Parhelia OS:Fail to map memory region + out of vmalloc space

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Parhelia OS:Fail to map memory region + out of vmalloc space

Postby tuxx-home.at » Tue Jan 09, 2007 12:16 pm

Applies To:

All P-series cards (Millenium P650, P750, Parhelia, APVe, QID, ...) using the
mtx driver set.

Description:

If you see the following error in your kernel logfiles, in dmesg or on your
terminal console, this FAQ entry applies to you:

Code: Select all
kernel: allocation failed: out of vmalloc space - use vmalloc=<size> to increase size.
kernel: [mtx] *ERROR* Parhelia OS: Fail to map memory region (0xf0cc0000, size:12582912
kernel: allocation failed: out of vmalloc space - use vmalloc=<size> to increase size.
kernel: [mtx] *ERROR* Parhelia OS: Fail to map memory region (0xf1900000, size:12582912
kernel: [mtx] *ERROR* Parhelia OS: Unmapping an invalid memory region (0x00000000, size:12582912)
kernel: [mtx] *ERROR* Parhelia OS: Unmapping an invalid memory region (0x00000000, size:12582912)


Symptoms:

The X server may lock up your machine when running 3D applications
because it utilizes 100% of CPU time, it may completely hang your
system or simply 3D acceleration doesn't work as expected.

Solution:

There are several things to be done to get rid of these messages.
First, the "out of vmalloc" space message can be worked around by adding
an additional parameter to your kernel command line.

To do this, find out what bootloader you are using (LILO, grub, ...) and
find out, what its configuration file is (default values are /etc/lilo.conf resp.
/boot/grub/menu.lst).

In this file, search for your kernel command line options. To find out what
kernel command line options get used to boot your system, issue the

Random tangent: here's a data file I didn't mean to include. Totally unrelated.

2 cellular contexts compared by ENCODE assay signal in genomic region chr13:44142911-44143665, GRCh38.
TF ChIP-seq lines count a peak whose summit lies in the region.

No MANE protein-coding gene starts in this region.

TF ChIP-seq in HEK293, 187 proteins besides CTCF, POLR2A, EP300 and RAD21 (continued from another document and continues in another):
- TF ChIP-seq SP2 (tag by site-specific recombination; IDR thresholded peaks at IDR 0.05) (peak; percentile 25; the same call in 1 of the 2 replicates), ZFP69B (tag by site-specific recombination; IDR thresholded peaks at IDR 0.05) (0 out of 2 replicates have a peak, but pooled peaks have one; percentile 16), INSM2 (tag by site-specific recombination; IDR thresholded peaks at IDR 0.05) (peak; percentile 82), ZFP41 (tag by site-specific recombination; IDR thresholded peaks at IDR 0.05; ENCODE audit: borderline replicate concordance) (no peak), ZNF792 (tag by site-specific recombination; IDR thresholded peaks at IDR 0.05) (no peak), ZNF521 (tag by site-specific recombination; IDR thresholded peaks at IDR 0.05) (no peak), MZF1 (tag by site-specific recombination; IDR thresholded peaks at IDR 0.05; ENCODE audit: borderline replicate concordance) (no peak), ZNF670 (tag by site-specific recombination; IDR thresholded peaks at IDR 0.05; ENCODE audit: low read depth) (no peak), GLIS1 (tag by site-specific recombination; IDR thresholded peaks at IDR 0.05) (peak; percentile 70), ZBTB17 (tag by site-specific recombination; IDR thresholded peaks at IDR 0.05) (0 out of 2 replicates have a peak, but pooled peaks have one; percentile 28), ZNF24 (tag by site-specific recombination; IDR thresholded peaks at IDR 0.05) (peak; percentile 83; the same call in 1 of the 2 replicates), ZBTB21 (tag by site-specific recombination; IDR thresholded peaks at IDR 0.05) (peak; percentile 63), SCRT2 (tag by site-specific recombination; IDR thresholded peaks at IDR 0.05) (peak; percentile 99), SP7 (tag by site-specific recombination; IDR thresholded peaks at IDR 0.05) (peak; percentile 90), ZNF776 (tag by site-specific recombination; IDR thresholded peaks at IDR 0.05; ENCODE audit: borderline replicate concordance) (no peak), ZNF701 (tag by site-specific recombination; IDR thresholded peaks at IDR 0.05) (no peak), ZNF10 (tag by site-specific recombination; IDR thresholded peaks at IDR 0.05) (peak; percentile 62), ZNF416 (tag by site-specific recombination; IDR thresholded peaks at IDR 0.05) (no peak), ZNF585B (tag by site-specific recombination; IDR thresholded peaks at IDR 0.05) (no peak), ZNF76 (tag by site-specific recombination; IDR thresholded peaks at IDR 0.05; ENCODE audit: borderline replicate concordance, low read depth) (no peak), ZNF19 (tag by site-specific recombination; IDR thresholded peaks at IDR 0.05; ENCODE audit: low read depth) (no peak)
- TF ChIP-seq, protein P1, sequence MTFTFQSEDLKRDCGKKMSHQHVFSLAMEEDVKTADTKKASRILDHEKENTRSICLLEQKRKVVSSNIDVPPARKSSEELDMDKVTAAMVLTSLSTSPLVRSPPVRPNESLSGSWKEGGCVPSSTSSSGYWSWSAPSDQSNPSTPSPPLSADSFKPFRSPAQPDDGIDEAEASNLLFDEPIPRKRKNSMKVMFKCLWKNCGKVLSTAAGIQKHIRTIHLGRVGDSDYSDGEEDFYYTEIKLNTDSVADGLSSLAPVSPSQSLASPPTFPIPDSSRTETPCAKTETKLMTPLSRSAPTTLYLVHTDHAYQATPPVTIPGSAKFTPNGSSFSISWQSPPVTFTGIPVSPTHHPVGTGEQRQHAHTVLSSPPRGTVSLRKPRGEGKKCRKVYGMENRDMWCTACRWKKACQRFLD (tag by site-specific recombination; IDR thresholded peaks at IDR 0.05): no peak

following command:

Code: Select all
$ cat /proc/cmdline
root=/dev/sda1 ro vga=0x31B


Now the only thing you need to do is to add the option "vmalloc=256m" at
the end of your kernel command line.

If you're using LILO as bootloader, don't forget to rerun `lilo` for the
changes to take effect.

After you reboot your system, check if setting this option worked by
issuing the following command:

Code: Select all
$ dmesg | grep vmalloc
Kernel command line: root=/dev/sda1 ro vga=0x31B vmalloc=256m
    vmalloc : 0xf0800000 - 0xff7fe000   ( 239 MB)


In the above example you can see your kernel command line and
afterwards the kernels interpretation of it as far as vmalloc is concerned.

One user reported (thanks, singular!) that adding this option might
cause troubles with big initrds and therefore it is sometimes necessary
to specify the uppermem boundary in grub's configuration file (I don't
know if this only applies to the grub bootloader) like in this example:

Code: Select all
title Fedora Core (2.6.20-1.2307.fc5smp vmalloc=256MB)
uppermem 524288
root (hd1,0)
kernel /vmlinuz-2.6.20-1.2307.fc5smp ro root=LABEL=/ rhgb quiet vmalloc=256MB
initrd /initrd-2.6.20-1.2307.fc5smp.img



In certain cases (e.g. Triplehead configurations) it might be necessary
to do some further tuning by adding the parameter regSysMmFlags=0 to the mtx kernel
module.

For testing purposes, you may manually load the mtx module with the
following command:

Code: Select all
modprobe mtx regSysMmFlags=0


On debian systems (and maybe some others too) you can edit the file
/etc/modules and add/replace the following line:

Code: Select all
mtx regSysMmFlags=0


On SuSE/RedHat systems one should edit the files "/etc/modules.conf"
resp. "/etc/modules.conf.local" with the following syntax:

Code: Select all
options mtx regSysMmFlags=0
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